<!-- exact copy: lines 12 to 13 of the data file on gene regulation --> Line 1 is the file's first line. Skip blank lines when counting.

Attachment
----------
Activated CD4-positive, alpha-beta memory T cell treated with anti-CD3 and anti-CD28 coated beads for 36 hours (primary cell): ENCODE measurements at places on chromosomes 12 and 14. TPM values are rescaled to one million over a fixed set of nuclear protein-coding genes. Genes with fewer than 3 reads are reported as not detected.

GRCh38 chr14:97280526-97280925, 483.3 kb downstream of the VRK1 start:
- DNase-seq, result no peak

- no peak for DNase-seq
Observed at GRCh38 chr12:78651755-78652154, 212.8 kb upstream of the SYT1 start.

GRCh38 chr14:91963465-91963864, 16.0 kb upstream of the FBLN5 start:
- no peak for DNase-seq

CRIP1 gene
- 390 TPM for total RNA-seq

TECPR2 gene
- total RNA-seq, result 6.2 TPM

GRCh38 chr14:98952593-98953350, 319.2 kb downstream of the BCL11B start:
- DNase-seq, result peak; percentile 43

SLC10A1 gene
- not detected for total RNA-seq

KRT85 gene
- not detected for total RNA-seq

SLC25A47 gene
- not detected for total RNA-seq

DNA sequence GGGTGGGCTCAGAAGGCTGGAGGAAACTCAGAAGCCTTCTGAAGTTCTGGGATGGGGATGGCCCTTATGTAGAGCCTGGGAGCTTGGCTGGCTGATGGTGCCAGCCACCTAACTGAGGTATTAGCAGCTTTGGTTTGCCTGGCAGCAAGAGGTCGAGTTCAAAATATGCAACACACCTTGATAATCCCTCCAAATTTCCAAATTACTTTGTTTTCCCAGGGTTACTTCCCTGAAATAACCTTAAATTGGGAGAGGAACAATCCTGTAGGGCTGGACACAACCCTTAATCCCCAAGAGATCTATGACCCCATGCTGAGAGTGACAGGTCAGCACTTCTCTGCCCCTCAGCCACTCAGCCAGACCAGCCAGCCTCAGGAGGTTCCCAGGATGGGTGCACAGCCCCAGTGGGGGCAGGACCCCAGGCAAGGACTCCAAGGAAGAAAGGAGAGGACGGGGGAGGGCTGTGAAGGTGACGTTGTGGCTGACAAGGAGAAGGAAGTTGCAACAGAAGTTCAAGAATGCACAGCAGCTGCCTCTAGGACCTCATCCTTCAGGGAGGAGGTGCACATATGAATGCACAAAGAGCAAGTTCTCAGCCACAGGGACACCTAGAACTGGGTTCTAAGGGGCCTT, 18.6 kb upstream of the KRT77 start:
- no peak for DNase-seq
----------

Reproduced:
GRCh38 chr14:98952593-98953350, 319.2 kb downstream of the BCL11B start:
- DNase-seq, result peak; percentile 43